Trump administration tries to clarify child reunification plan
The Trump administration is attempting to clarify the operational plan it intends to use to reunify migrant children separated from their parents at the southern border after a federal judge late Friday said the Department of Health and Human Services either “does not understand the court’s orders or is acting in defiance of them.”
In court papers Sunday, the Justice Department tried to provide “clarification of some points of potential confusion about how the reunification plan works” for the group of children aged 5-17. The plan makes clear that officials will not reunify a child without first making determinations confirming parentage and assessing the parents’ fitness to receive children and the children’s safety. HHS previously indicated that US District Court Judge Dana Sabraw’s order had them do otherwise, resulting in a swift reprimand from the San Diego-based judge on Friday.
The crux of the dustup was a declaration from Christopher Meekins, the deputy assistant secretary for preparedness and response at HHS, who told the court Friday: “My opinion is that the court’s necessary truncating of the vetting process for class membership — including suspension of critical information-gathering through mandatory completion of family reunification packets — materially increases the risk that HHS will reunify a child with a parent who will abuse them.”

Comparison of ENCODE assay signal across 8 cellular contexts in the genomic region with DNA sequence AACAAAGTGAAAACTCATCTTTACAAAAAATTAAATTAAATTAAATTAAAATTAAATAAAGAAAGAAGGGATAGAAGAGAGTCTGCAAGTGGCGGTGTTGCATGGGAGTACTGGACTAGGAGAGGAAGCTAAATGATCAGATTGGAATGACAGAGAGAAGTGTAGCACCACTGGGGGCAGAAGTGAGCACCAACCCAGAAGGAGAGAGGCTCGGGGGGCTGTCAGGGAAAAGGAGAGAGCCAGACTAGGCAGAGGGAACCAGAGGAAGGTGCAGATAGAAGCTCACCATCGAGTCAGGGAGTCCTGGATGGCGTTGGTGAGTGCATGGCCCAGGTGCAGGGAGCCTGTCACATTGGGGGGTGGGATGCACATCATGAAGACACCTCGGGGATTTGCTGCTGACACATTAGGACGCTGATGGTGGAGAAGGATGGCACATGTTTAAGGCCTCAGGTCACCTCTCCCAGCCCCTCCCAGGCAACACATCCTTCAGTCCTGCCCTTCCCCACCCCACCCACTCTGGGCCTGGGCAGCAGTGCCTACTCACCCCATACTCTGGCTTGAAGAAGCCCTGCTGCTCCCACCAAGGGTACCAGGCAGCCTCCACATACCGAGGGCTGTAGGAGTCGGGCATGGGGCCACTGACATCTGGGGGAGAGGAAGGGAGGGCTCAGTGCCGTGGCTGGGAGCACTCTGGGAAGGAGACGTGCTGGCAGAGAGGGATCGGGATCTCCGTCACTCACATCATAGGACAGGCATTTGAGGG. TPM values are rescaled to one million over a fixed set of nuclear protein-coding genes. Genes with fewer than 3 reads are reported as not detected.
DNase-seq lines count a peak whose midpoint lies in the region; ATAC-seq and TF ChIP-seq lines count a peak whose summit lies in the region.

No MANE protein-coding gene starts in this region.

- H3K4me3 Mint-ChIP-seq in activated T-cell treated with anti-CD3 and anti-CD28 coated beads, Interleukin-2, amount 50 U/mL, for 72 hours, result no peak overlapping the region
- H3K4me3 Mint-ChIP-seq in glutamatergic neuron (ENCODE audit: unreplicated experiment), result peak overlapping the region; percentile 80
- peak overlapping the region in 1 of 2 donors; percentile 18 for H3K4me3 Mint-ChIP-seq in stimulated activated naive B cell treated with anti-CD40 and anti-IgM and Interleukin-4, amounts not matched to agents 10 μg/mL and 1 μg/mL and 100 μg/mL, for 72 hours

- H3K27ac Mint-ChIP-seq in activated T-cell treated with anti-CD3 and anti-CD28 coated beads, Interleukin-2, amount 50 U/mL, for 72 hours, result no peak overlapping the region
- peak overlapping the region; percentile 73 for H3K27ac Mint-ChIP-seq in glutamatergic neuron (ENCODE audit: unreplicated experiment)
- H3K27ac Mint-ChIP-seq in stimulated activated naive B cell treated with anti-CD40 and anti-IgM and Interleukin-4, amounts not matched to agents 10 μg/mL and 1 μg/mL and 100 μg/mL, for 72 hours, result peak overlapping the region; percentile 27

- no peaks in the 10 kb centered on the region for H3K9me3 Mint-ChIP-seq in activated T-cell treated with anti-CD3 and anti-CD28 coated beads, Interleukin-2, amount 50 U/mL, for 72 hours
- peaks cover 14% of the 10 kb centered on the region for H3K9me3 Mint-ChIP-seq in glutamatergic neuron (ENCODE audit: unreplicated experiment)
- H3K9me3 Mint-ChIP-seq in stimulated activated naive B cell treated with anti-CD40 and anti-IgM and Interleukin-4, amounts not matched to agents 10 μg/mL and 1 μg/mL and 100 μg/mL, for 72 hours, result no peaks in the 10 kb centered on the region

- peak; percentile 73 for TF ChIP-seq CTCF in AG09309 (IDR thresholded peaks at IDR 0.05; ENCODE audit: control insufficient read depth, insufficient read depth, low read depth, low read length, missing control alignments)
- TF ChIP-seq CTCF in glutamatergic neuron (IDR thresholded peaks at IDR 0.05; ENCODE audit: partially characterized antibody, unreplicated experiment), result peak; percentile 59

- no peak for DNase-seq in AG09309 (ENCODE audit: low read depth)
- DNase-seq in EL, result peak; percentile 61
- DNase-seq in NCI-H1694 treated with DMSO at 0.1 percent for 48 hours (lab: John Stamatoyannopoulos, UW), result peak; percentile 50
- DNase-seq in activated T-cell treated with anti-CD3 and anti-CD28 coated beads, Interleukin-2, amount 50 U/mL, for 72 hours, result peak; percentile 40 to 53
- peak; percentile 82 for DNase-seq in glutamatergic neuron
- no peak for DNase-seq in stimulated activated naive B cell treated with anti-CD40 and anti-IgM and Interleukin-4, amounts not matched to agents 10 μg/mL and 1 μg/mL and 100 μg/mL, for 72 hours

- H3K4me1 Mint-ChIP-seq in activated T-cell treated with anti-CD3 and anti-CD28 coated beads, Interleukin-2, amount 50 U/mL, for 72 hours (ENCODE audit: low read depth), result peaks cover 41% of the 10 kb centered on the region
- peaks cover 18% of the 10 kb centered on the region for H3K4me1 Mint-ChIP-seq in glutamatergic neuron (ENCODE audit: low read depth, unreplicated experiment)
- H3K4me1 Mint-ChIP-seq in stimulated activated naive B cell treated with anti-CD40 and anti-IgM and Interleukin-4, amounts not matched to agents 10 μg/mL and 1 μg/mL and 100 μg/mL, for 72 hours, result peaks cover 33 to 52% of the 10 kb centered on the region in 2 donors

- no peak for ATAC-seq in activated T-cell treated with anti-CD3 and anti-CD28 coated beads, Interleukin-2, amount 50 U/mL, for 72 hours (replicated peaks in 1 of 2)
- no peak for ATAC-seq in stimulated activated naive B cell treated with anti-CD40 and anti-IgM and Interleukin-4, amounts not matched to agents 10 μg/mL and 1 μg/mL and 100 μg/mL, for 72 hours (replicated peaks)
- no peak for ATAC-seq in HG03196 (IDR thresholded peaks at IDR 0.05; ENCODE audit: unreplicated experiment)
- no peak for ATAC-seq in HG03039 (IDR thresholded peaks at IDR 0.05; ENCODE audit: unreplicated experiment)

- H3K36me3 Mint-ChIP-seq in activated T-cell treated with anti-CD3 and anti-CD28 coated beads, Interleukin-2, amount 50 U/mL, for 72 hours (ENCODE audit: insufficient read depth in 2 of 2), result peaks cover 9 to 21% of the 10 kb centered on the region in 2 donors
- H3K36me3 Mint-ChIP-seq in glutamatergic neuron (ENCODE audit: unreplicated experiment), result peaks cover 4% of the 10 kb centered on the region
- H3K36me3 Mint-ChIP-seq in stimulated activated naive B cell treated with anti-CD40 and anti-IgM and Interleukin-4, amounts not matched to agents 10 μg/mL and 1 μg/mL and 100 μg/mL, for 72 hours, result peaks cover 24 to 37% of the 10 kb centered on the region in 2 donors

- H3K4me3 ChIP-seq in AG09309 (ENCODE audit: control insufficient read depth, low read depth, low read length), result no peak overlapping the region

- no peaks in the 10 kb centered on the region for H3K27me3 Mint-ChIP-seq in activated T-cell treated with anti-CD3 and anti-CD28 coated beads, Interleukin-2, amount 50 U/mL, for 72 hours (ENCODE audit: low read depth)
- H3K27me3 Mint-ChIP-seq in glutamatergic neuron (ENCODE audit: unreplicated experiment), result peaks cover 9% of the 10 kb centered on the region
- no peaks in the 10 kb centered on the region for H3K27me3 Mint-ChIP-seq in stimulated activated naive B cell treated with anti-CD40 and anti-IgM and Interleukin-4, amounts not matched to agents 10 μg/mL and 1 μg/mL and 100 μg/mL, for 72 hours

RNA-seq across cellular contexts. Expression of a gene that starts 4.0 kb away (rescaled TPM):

The judge hit back during a phone conference with attorneys on Friday, according to a court transcript of the call, saying Meekens’ declaration was “nothing but cover for HHS. It is completely inconsistent with a good faith effort and the statement that three Cabinet members made (Thursday). It portrays a very grudging reluctance to do things. And then ultimately says, we are doing a truncated procedures, and if anything goes wrong it is on the court. That’s the message, and it’s not appreciated, and the government can do a lot better.”
While Sunday’s filing from the Justice Department emphasizes the “extraordinary resources” and “good faith” efforts the administration is undertaking to comply with Sabraw’s reunification order, it still insists that there are going to be gaps in welfare as a result of Sabraw’s streamlined reunification approach, and officials are “considering what additional modifications they need to make to the plan to comply with the court’s new requirements.”
The judge will convene another hearing Monday at 12:30 p.m. ET.